> index 4929bc1be60e..7c42ca45bb89 100644
> --- a/mm/swap.c
> +++ b/mm/swap.c
> @@ -133,6 +133,88 @@ void put_pages_list(struct list_head *pages)
>  }
>  EXPORT_SYMBOL(put_pages_list);
>  
> +typedef int (*set_dirty_func)(struct page *page);
> +
> +static void __put_user_pages_dirty(struct page **pages,
> +				   unsigned long npages,
> +				   set_dirty_func sdf)
> +{
> +	unsigned long index;
> +
> +	for (index = 0; index < npages; index++) {
> +		struct page *page = compound_head(pages[index]);
> +
> +		if (!PageDirty(page))
> +			sdf(page);
> +
> +		put_user_page(page);
> +	}
> +}
> +
> +/**
> + * put_user_pages_dirty() - release and dirty an array of gup-pinned pages
> + * @pages:  array of pages to be marked dirty and released.
> + * @npages: number of pages in the @pages array.
> + *
> + * "gup-pinned page" refers to a page that has had one of the get_user_pages()
> + * variants called on that page.
> + *
> + * For each page in the @pages array, make that page (or its head page, if a
> + * compound page) dirty, if it was previously listed as clean. Then, release
> + * the page using put_user_page().
> + *
> + * Please see the put_user_page() documentation for details.
> + *
> + * set_page_dirty(), which does not lock the page, is used here.
> + * Therefore, it is the caller's responsibility to ensure that this is
> + * safe. If not, then put_user_pages_dirty_lock() should be called instead.
> + *
> + */
> +void put_user_pages_dirty(struct page **pages, unsigned long npages)
> +{
> +	__put_user_pages_dirty(pages, npages, set_page_dirty);
> +}
> +EXPORT_SYMBOL(put_user_pages_dirty);
> +
> +/**
> + * put_user_pages_dirty_lock() - release and dirty an array of gup-pinned pages
> + * @pages:  array of pages to be marked dirty and released.
> + * @npages: number of pages in the @pages array.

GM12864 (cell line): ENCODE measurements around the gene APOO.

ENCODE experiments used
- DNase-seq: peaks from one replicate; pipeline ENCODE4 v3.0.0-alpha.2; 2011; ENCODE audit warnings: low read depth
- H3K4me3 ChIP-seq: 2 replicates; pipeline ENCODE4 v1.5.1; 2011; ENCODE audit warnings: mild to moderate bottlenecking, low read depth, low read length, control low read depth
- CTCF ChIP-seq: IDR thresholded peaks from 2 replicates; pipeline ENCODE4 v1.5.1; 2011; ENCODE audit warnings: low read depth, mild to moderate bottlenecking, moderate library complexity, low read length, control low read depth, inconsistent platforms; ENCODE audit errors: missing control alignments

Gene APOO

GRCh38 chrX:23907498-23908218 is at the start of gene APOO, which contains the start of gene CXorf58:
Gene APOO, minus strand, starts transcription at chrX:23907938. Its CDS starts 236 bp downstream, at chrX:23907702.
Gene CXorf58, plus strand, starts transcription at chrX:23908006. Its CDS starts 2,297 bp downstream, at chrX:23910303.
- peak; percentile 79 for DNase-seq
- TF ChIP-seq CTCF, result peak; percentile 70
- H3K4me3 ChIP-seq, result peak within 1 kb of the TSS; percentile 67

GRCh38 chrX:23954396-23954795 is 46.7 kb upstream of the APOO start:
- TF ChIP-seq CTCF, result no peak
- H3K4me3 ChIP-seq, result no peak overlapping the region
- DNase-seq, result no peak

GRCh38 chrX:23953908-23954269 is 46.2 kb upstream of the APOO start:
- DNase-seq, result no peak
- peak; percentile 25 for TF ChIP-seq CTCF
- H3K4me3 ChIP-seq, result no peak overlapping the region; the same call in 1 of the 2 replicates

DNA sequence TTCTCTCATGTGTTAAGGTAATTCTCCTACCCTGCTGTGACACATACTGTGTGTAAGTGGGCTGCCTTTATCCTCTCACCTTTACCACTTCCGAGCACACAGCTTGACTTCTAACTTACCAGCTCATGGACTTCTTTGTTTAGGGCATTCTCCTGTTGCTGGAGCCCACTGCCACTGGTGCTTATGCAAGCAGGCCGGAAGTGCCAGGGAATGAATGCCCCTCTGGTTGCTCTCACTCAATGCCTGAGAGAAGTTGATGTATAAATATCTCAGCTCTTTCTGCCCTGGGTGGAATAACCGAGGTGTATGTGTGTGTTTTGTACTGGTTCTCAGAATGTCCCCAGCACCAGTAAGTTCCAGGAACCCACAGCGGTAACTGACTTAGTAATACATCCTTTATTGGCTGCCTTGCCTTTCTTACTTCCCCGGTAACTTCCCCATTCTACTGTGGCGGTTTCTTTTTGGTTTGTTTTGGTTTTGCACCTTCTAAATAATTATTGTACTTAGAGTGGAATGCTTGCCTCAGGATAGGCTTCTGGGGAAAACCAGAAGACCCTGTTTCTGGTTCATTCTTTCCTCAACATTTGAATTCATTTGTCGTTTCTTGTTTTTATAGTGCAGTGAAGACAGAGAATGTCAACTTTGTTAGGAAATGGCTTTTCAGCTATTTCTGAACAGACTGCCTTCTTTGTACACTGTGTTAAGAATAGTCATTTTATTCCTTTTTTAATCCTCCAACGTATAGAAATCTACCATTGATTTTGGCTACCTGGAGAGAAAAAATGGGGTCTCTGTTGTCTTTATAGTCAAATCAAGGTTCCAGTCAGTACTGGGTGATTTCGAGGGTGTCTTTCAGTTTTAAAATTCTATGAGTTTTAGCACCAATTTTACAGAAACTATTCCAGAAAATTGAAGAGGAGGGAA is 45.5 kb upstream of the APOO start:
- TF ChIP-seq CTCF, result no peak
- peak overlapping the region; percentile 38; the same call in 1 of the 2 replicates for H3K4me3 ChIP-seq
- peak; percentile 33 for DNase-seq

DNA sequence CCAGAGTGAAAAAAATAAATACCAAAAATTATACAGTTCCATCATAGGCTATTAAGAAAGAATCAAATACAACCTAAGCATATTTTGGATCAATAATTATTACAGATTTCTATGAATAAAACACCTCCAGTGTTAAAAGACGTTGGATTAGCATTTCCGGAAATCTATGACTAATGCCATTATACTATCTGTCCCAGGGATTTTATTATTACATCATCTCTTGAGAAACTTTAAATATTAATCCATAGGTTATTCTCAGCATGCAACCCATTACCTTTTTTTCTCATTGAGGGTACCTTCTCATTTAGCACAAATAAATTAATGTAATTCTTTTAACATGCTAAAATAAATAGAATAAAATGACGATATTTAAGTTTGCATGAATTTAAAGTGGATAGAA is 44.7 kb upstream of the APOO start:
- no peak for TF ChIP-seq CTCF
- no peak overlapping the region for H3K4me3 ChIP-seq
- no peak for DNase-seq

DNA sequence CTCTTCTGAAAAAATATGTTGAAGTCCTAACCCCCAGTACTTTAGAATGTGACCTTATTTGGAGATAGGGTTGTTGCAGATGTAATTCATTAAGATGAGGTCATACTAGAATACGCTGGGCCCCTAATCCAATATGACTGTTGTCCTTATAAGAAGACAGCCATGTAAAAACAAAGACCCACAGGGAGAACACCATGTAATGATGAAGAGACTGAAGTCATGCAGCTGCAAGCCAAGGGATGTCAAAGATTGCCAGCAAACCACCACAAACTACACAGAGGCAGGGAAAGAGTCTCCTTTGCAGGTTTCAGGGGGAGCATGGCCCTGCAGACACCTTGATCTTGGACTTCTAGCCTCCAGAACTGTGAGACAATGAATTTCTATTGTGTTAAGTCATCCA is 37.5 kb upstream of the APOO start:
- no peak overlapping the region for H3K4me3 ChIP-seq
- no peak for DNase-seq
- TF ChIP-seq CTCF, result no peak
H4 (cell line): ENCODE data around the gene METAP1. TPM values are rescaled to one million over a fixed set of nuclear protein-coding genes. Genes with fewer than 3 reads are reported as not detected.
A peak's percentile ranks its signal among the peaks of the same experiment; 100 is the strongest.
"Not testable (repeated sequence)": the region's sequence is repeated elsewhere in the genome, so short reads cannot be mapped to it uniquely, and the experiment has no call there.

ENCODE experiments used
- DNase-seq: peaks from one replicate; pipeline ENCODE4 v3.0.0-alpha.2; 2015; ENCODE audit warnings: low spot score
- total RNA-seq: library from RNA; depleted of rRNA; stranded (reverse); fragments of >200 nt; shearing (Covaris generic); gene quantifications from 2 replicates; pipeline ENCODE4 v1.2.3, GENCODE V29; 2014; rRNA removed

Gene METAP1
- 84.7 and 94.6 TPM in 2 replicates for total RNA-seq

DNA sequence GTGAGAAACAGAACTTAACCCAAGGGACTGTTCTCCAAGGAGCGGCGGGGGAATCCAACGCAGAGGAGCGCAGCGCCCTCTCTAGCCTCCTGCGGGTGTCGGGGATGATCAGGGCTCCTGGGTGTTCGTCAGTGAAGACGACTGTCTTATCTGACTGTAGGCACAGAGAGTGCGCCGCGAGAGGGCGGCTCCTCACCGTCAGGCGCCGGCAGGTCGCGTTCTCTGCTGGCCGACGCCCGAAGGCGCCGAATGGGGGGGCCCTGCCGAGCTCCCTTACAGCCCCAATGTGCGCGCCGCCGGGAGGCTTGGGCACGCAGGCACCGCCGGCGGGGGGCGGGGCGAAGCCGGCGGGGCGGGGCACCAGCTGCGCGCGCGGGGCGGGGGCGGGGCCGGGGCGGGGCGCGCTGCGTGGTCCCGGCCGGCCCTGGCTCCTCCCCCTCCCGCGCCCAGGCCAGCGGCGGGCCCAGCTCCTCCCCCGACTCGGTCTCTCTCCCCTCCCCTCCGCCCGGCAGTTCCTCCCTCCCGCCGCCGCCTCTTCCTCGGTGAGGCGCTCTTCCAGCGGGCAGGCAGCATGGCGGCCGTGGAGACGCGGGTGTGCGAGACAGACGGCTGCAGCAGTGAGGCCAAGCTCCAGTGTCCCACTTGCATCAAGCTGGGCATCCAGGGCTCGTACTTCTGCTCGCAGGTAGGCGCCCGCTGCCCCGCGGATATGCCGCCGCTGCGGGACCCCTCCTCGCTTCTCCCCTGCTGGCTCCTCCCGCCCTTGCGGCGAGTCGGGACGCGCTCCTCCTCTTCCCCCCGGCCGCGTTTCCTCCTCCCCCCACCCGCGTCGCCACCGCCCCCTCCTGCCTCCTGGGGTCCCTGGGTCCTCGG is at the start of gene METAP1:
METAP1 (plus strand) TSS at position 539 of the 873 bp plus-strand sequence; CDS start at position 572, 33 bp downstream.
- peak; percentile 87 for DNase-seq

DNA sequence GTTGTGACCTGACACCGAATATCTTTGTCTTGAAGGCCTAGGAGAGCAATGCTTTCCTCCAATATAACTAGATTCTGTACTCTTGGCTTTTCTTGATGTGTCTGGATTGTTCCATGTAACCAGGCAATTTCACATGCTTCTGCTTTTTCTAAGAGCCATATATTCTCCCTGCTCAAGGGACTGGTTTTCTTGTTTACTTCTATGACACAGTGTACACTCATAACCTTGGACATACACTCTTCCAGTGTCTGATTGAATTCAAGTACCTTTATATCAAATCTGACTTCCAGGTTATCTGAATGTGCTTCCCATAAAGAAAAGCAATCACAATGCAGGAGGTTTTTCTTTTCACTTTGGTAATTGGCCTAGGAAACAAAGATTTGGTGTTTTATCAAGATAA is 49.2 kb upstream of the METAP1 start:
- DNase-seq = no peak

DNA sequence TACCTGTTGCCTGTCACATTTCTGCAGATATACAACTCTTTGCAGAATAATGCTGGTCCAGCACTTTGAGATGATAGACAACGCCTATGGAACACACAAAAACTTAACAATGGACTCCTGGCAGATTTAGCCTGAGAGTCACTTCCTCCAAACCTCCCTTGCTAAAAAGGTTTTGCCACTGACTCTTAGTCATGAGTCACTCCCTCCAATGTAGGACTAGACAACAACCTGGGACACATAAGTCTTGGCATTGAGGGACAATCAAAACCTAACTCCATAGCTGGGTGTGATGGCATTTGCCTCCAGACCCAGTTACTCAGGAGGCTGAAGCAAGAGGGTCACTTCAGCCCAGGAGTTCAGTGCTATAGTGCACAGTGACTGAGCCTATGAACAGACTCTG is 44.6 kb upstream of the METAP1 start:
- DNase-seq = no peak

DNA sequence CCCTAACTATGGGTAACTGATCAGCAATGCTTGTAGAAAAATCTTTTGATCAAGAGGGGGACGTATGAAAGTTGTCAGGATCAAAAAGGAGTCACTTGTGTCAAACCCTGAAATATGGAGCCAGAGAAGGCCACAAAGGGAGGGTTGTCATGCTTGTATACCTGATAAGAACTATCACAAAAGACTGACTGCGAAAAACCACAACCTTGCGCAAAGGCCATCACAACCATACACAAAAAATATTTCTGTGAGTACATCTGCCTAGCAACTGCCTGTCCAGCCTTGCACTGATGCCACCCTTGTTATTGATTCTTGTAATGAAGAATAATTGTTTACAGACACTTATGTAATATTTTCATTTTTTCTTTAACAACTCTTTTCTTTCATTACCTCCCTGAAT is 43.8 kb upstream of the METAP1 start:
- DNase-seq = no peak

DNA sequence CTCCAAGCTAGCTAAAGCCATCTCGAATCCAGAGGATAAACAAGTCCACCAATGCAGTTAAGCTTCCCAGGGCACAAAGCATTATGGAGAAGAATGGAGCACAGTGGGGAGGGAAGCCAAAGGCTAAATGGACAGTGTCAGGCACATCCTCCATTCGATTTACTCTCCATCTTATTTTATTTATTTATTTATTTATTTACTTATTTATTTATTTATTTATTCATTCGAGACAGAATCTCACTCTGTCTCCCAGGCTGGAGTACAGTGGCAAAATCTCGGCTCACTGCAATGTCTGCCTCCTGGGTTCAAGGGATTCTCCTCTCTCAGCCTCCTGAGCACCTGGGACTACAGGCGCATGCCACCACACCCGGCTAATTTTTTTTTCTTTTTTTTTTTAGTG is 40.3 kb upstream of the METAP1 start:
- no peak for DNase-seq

> + *
> + * For each page in the @pages array, make that page (or its head page, if a
> + * compound page) dirty, if it was previously listed as clean. Then, release
> + * the page using put_user_page().
> + *
> + * Please see the put_user_page() documentation for details.
> + *
> + * This is just like put_user_pages_dirty(), except that it invokes
> + * set_page_dirty_lock(), instead of set_page_dirty().
> + *
> + */
> +void put_user_pages_dirty_lock(struct page **pages, unsigned long npages)
> +{
> +	__put_user_pages_dirty(pages, npages, set_page_dirty_lock);
> +}
> +EXPORT_SYMBOL(put_user_pages_dirty_lock);
> +
> +/**
> + * put_user_pages() - release an array of gup-pinned pages.
> + * @pages:  array of pages to be marked dirty and released.
> + * @npages: number of pages in the @pages array.
> + *
> + * For each page in the @pages array, release the page using put_user_page().
> + *
> + * Please see the put_user_page() documentation for details.
> + */
> +void put_user_pages(struct page **pages, unsigned long npages)
> +{
> +	unsigned long index;
> +
> +	for (index = 0; index < npages; index++)
> +		put_user_page(pages[index]);
> +}
> +EXPORT_SYMBOL(put_user_pages);
> +
>  /*
>   * get_kernel_pages() - pin kernel pages in memory
>   * @kiov:	An array of struct kvec structures
> -- 
> 2.20.1
> 

-- 
Sincerely yours,
Mike.


^ permalink raw reply	[flat|nested] 7+ messages in thread

* Re: [PATCH 1/2] mm: introduce put_user_page*(), placeholder versions
  2019-02-08 10:32   ` Mike Rapoport
@ 2019-02-08 20:44     ` John Hubbard
  0 siblings, 0 replies; 7+ messages in thread
From: John Hubbard @ 2019-02-08 20:44 UTC (permalink / raw)
  To: Mike Rapoport, john.hubbard
  Cc: Andrew Morton, linux-mm, Al Viro, Christian Benvenuti,
	Christoph Hellwig, Christopher Lameter, Dan Williams,
	Dave Chinner, Dennis Dalessandro, Doug Ledford, Jan Kara,
	Jason Gunthorpe, Jerome Glisse, Matthew Wilcox, Michal Hocko,
	Mike Marciniszyn, Ralph Campbell, Tom Talpey, LKML,